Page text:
What is “articulation,” and when does poor articulation become a problem?
“Articulation” refers to the way in which sounds, syllables, and words are formed with the coordination of many factors including movement of the tongue, lips, jaw, palate, and breath. When considering whether or not poor articulation is a problem, there are two things that are important to remember. First, it is not unusual for a child to have difficulties with at least some sounds as language unfolds (e.g., 3-year-old children are expected to be about 75% intelligible in spontaneous language use with adults that are not their parents). Second, standardized articulation testing and therapy are often not formally undertaken until a child is about 3 years of age or older. This is because prior to age 3, many errors of articulation are considered “developmental” (or “normal” or “expected”) and because engaging in successful articulation therapy requires a child to have certain interests or skills that are not often present prior to age 3 (e.g., sustained focus, attention to details, ability to rehearse/practice, etc.).
Just as with motor milestones where we expect a child to first sit, then crawl, and then walk, there is a typical sequence through which sounds emerge. The sounds d, m, b, and p are among the first consonants to emerge. The sounds s, r, and l are often not completely mastered until the early elementary school years, and all sounds (in the English language) are expected to be mastered by about age 8.
Is “baby babble” an articulation problem? What are the types of sound errors?
“Baby babble” or “baby talk” generally refers to jargon that is produced as part of the typical sequence of language acquisition, but an articulation problem refers to specific patterns of errors. Simply stated, errors can occur in three different categories: Omissions, Substitutions, or Distortions. An
omission is when a sound is left out. Commonly, omissions occur at the beginnings of words (e.g., “ar” for “car” and “at” for “cat”). Substitution is when one sound is used in place of another (e.g., if a child substitutes “w” for “l”, the “little light” would sound like “wittle wight”). Finally, distortion occurs when a child says a sound incorrectly, but it roughly approximates the target sound.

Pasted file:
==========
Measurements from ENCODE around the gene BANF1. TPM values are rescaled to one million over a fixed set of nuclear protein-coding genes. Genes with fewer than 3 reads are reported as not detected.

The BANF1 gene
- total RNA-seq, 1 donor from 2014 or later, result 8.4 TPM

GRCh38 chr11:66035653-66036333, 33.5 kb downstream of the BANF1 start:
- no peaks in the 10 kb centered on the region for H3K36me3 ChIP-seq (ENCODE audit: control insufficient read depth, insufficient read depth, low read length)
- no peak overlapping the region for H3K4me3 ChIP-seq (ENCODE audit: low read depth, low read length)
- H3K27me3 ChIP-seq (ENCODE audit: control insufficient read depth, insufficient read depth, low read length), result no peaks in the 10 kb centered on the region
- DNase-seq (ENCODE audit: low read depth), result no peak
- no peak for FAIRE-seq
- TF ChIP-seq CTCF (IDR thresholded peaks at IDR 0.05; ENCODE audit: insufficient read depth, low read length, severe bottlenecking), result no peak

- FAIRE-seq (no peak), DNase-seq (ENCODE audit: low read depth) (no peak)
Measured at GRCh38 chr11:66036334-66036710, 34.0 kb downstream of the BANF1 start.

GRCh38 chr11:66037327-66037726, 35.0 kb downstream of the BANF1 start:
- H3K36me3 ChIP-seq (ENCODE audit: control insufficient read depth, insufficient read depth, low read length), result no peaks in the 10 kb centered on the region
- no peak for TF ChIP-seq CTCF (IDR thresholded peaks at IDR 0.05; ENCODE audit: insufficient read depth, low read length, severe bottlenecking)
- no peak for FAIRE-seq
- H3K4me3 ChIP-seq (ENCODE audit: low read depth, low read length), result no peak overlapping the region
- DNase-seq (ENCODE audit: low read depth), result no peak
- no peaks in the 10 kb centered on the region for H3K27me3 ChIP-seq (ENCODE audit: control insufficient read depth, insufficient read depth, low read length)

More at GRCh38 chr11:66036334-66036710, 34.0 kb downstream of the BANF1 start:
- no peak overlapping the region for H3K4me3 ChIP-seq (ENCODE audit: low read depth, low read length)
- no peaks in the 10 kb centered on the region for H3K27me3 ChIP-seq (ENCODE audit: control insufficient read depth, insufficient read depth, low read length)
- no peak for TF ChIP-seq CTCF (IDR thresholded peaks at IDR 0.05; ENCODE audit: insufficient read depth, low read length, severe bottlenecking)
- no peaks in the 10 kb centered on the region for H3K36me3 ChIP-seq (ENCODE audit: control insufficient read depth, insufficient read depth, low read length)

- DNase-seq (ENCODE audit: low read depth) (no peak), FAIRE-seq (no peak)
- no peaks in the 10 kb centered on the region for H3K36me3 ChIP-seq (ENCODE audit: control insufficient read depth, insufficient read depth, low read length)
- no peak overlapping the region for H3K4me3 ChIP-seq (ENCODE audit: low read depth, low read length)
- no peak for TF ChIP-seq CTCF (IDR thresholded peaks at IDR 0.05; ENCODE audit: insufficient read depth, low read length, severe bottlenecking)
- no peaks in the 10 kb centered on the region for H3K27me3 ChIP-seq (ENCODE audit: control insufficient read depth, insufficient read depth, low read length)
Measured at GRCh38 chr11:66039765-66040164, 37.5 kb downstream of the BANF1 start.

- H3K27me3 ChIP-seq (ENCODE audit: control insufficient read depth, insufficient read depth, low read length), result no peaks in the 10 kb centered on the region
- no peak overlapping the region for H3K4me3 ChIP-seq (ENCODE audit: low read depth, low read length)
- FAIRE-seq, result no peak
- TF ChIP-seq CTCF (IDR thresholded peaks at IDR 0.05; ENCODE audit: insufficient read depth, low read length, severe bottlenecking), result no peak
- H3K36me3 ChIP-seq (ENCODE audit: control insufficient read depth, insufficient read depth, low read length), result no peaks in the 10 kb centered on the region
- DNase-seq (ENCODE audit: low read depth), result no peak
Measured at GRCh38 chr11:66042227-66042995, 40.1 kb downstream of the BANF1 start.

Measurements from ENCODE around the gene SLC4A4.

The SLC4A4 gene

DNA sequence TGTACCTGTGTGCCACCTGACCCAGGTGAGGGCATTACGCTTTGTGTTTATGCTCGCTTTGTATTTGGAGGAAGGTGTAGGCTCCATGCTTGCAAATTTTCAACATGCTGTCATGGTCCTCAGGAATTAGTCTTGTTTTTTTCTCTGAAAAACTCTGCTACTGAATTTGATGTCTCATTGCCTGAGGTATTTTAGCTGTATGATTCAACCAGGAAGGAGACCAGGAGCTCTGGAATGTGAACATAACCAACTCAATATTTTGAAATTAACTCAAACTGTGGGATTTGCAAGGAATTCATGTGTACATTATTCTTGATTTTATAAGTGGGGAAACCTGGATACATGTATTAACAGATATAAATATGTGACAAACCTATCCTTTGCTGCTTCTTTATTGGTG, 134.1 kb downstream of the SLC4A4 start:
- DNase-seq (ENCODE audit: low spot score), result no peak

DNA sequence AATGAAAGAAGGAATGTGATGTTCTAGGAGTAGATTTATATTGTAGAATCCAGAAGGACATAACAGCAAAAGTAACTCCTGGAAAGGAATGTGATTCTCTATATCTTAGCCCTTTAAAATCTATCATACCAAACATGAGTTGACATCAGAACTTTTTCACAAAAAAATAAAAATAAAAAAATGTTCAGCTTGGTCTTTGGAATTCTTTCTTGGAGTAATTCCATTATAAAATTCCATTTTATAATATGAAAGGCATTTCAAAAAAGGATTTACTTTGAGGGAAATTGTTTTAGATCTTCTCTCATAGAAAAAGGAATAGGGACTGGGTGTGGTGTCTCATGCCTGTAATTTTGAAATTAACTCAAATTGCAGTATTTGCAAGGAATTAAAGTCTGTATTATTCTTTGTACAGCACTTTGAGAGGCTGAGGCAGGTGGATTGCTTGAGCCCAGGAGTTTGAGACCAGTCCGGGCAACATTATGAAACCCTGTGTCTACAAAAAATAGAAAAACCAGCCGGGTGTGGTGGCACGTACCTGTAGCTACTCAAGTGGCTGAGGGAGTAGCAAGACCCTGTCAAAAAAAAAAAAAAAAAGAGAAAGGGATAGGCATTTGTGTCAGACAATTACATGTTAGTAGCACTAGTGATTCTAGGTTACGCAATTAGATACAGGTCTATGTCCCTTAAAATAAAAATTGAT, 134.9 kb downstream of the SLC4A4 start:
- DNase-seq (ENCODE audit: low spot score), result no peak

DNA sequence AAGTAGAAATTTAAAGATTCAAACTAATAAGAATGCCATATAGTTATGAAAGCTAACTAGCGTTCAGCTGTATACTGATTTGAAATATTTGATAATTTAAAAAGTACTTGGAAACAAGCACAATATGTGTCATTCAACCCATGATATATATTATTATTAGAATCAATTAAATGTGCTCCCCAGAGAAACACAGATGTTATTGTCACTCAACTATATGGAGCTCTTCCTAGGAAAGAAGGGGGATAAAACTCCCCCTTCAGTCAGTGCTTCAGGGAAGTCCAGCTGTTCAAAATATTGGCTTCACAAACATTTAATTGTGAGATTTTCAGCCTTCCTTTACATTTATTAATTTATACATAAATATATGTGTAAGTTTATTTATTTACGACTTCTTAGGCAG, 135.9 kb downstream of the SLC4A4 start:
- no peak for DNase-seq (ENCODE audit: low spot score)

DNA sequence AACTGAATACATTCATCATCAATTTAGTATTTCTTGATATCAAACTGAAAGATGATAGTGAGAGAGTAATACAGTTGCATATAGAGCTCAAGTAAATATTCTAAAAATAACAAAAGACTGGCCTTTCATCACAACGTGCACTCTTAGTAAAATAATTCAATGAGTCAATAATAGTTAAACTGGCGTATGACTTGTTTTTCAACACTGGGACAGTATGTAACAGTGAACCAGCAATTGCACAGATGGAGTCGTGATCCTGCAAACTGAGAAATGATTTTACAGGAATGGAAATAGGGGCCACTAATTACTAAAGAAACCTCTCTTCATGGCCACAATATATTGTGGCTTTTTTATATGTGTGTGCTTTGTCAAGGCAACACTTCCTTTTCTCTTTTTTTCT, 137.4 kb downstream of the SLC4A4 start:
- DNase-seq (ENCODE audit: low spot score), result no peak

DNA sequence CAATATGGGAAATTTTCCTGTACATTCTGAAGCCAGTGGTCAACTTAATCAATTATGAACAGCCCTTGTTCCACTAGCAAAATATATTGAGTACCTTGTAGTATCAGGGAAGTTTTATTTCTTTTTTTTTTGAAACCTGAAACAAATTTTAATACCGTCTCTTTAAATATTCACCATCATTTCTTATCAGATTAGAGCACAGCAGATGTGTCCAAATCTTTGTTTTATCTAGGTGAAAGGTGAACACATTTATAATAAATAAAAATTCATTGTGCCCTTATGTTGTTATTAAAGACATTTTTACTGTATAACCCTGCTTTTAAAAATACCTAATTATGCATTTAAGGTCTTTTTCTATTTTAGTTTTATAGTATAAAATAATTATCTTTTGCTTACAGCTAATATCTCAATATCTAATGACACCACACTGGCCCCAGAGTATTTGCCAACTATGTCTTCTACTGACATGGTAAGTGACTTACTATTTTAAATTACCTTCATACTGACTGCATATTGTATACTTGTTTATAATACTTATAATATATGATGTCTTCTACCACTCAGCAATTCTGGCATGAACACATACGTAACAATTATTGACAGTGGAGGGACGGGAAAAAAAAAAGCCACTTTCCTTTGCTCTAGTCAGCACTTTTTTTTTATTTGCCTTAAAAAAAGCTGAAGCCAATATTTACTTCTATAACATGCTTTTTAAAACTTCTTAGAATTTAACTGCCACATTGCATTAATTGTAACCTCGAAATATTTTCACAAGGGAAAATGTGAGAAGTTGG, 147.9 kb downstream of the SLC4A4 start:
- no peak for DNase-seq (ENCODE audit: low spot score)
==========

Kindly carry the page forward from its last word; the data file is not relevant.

What causes problems with articulation?
Articulation problems may result from a number of different causes. Articulation problems may occur as a result of impaired hearing, occasionally from a permanent hearing loss, but more frequently from a temporary, correctable hearing loss (e.g., chronic ear infections with fluid, excessive wax build-up). Physical handicaps can cause articulation problems (e.g., cleft palate, cerebral palsy). It should be noted, though, that most of the time articulation problems occur absent of any obvious physical problem or disability.
Will my child outgrow an articulation problem?
A general trend of improvement is usually observed over time as children grow and mature, however some children need direct coaching/instruction to eliminate their articulation errors. The catch-22 here is that we don’t necessarily know which particular children will improve on their own and to what extent. If we assume that a 3-year-old child will simply outgrow his articulation problem, we could be correct, but we also could be sadly mistaken, and by the time he enters kindergarten he may not only have failed to improve, but his errors may have become more firmly entrenched bad habits. For that particular child, speech therapy may, therefore, become much more challenging at age 5 than it would have been at age 3. Although every child is different, the good news is that a speech pathologist can evaluate a young child and determine which errors are considered developmental (i.e., expected to evolve over time), and which errors are considered atypical (and expected to require coaching to improve).
What can I do to help my child correctly pronounce words? What about a speech-language pathologist?
It is always helpful to set a good example and make sure that you try to speak as clearly as possible. Be careful not to interrupt your child. It is important to avoid being hyper-critical and excessively correcting your child. It is also important to respectfully acknowledge mispronounced words and provide a positive model: If Junior says “Bup” for “cup”, do not reply by saying, “No, it’s cup,” rather, simply say “Yes, cup,” and then extend the concept by saying, for example, “That is your big cup, and there is juice in that cup.” Finally, don’t let anyone tease or mock your child under any circumstances. You may want to contact a licensed speech-language pathologist for a formal evaluation of your child’s articulation and possible speech therapy. Assuming a child has the prerequisite skills necessary for speech therapy with articulation (i.e., the ability to sustain attention, the ability to hear, and the motivation to imitate subtle variations in oral motor movements and sounds), the earlier treatment starts, the more rapid and effective the outcome. Proper articulation positively impacts social, emotional, and educational functioning.